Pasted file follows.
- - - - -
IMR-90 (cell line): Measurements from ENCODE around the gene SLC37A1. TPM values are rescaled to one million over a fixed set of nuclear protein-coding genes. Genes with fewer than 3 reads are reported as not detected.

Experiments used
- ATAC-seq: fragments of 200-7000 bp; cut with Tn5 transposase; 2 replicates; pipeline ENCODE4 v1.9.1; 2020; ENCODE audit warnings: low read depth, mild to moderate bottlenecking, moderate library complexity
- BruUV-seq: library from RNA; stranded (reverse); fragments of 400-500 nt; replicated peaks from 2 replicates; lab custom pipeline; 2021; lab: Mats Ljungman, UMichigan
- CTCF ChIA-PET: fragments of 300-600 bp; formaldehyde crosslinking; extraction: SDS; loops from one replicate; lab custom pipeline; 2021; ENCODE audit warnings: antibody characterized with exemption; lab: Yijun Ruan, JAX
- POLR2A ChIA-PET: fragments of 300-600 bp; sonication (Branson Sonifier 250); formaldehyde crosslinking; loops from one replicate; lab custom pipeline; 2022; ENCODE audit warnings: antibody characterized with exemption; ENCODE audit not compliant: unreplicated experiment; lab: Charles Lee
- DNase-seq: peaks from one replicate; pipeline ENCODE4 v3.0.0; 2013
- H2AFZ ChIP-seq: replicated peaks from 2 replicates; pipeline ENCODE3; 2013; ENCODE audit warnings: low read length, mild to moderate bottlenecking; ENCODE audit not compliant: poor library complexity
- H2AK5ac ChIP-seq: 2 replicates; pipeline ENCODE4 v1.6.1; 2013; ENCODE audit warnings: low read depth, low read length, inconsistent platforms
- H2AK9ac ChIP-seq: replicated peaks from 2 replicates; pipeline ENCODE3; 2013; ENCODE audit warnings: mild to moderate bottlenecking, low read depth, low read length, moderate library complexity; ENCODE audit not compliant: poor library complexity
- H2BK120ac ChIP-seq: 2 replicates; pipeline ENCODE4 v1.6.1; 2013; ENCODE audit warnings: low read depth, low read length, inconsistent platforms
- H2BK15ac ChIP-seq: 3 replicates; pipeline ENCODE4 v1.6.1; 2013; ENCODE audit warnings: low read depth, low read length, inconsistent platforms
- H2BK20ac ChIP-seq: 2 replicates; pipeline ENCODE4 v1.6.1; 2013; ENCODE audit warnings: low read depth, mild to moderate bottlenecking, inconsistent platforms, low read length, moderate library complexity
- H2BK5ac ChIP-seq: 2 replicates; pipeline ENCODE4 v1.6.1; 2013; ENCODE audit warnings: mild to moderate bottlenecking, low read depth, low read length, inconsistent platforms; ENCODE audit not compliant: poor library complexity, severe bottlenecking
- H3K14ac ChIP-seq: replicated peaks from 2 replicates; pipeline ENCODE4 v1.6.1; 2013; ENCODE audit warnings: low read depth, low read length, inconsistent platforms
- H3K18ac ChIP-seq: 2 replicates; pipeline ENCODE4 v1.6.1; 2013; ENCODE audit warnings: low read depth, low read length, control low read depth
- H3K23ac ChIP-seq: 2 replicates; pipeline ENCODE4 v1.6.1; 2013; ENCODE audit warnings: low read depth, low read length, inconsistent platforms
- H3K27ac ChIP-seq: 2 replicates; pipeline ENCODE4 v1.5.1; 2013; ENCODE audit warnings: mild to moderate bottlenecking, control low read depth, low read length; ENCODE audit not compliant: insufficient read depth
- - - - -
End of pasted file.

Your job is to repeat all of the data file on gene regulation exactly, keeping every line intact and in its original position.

IMR-90 (cell line): Measurements from ENCODE around the gene SLC37A1. TPM values are rescaled to one million over a fixed set of nuclear protein-coding genes. Genes with fewer than 3 reads are reported as not detected.

Experiments used
- ATAC-seq: fragments of 200-7000 bp; cut with Tn5 transposase; 2 replicates; pipeline ENCODE4 v1.9.1; 2020; ENCODE audit warnings: low read depth, mild to moderate bottlenecking, moderate library complexity
- BruUV-seq: library from RNA; stranded (reverse); fragments of 400-500 nt; replicated peaks from 2 replicates; lab custom pipeline; 2021; lab: Mats Ljungman, UMichigan
- CTCF ChIA-PET: fragments of 300-600 bp; formaldehyde crosslinking; extraction: SDS; loops from one replicate; lab custom pipeline; 2021; ENCODE audit warnings: antibody characterized with exemption; lab: Yijun Ruan, JAX
- POLR2A ChIA-PET: fragments of 300-600 bp; sonication (Branson Sonifier 250); formaldehyde crosslinking; loops from one replicate; lab custom pipeline; 2022; ENCODE audit warnings: antibody characterized with exemption; ENCODE audit not compliant: unreplicated experiment; lab: Charles Lee
- DNase-seq: peaks from one replicate; pipeline ENCODE4 v3.0.0; 2013
- H2AFZ ChIP-seq: replicated peaks from 2 replicates; pipeline ENCODE3; 2013; ENCODE audit warnings: low read length, mild to moderate bottlenecking; ENCODE audit not compliant: poor library complexity
- H2AK5ac ChIP-seq: 2 replicates; pipeline ENCODE4 v1.6.1; 2013; ENCODE audit warnings: low read depth, low read length, inconsistent platforms
- H2AK9ac ChIP-seq: replicated peaks from 2 replicates; pipeline ENCODE3; 2013; ENCODE audit warnings: mild to moderate bottlenecking, low read depth, low read length, moderate library complexity; ENCODE audit not compliant: poor library complexity
- H2BK120ac ChIP-seq: 2 replicates; pipeline ENCODE4 v1.6.1; 2013; ENCODE audit warnings: low read depth, low read length, inconsistent platforms
- H2BK15ac ChIP-seq: 3 replicates; pipeline ENCODE4 v1.6.1; 2013; ENCODE audit warnings: low read depth, low read length, inconsistent platforms
- H2BK20ac ChIP-seq: 2 replicates; pipeline ENCODE4 v1.6.1; 2013; ENCODE audit warnings: low read depth, mild to moderate bottlenecking, inconsistent platforms, low read length, moderate library complexity
- H2BK5ac ChIP-seq: 2 replicates; pipeline ENCODE4 v1.6.1; 2013; ENCODE audit warnings: mild to moderate bottlenecking, low read depth, low read length, inconsistent platforms; ENCODE audit not compliant: poor library complexity, severe bottlenecking
- H3K14ac ChIP-seq: replicated peaks from 2 replicates; pipeline ENCODE4 v1.6.1; 2013; ENCODE audit warnings: low read depth, low read length, inconsistent platforms
- H3K18ac ChIP-seq: 2 replicates; pipeline ENCODE4 v1.6.1; 2013; ENCODE audit warnings: low read depth, low read length, control low read depth
- H3K23ac ChIP-seq: 2 replicates; pipeline ENCODE4 v1.6.1; 2013; ENCODE audit warnings: low read depth, low read length, inconsistent platforms
- H3K27ac ChIP-seq: 2 replicates; pipeline ENCODE4 v1.5.1; 2013; ENCODE audit warnings: mild to moderate bottlenecking, control low read depth, low read length; ENCODE audit not compliant: insufficient read depth